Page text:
To roth convert or not?

To roth convert or not?
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#1

A few years ago I contributed $5.5k into a Trad IRA account. One morning I felt like gambling and bought $5.5K worth of DBX stock, as a result I currently have an unrealized loss of about $2.5K (short term since I’ve held it for under a year so far). My question is does it make sense to sell the stock in 2018 and maybe do a roth conversion (not sure I’d be able to pull conversion in time). Could I also claim this loss on my taxes since it’s under $3k?


#2

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#3

Gains and losses in qualified retirement accounts have no tax consequences other than there is more/less money for you to take out of the IRA to be taxed upon.

Roth conversion is a totally different question. Do the conversion if you think that tax rates are lower in this tax year than in the future when you take the money out.


#4

#5

My assumption was that this was a traditional IRA with only pre-tax funding.


#6

I see this requires itemizing the return, do not plan on doing that so no gain in realizing the losses in 2018.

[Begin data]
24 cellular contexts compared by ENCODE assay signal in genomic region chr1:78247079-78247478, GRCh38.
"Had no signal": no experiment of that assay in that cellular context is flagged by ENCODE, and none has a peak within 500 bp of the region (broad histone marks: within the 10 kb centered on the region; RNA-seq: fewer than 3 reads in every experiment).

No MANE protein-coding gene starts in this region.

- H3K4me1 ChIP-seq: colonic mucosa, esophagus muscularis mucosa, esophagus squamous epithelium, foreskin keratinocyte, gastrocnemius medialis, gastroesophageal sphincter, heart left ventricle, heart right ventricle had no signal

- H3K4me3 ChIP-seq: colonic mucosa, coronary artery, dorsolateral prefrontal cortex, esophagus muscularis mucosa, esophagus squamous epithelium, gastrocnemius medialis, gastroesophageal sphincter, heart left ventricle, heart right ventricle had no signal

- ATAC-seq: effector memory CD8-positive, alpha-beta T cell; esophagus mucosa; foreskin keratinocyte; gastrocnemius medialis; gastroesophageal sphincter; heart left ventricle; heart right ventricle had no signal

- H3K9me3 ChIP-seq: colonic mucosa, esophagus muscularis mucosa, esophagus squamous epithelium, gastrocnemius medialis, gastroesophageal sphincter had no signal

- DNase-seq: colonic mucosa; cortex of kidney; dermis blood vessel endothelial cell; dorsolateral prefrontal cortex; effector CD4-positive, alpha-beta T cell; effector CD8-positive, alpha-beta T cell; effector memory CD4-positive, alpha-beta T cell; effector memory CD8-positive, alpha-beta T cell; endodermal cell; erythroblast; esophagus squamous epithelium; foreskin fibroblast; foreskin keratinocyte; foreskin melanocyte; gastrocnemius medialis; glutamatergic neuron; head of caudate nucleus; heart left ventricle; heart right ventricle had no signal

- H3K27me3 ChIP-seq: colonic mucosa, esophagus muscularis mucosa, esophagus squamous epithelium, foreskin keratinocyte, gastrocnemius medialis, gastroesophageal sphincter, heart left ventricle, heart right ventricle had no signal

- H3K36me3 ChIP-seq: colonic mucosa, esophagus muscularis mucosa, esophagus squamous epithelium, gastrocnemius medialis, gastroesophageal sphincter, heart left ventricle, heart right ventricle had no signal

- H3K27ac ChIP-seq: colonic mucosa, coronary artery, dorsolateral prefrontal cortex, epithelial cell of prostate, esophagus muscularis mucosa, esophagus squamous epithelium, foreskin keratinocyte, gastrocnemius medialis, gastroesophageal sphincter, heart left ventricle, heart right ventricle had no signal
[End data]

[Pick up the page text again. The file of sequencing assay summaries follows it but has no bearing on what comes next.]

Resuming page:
Now I’m back to thinking if I should convert that account to a Roth IRA account. What’s the process of a roth conversion, does it just re-characterizes the type of account or does it sell the stock, opens new account, closes old one and buys the stock again?

hmmm, seems like I would gain the most (from a tax perspective) if I want for a year where I do itemize my return, then sell then do a roth conversion (if that makes sense at the time).


#7

Is your traditional IRA 100% pre-tax? Do your losses exceed 2% of your AGI? Although I am not familiar with deducting an IRA loss as described in the article, it seems like there are many reasons it doesn’t apply to you anyway.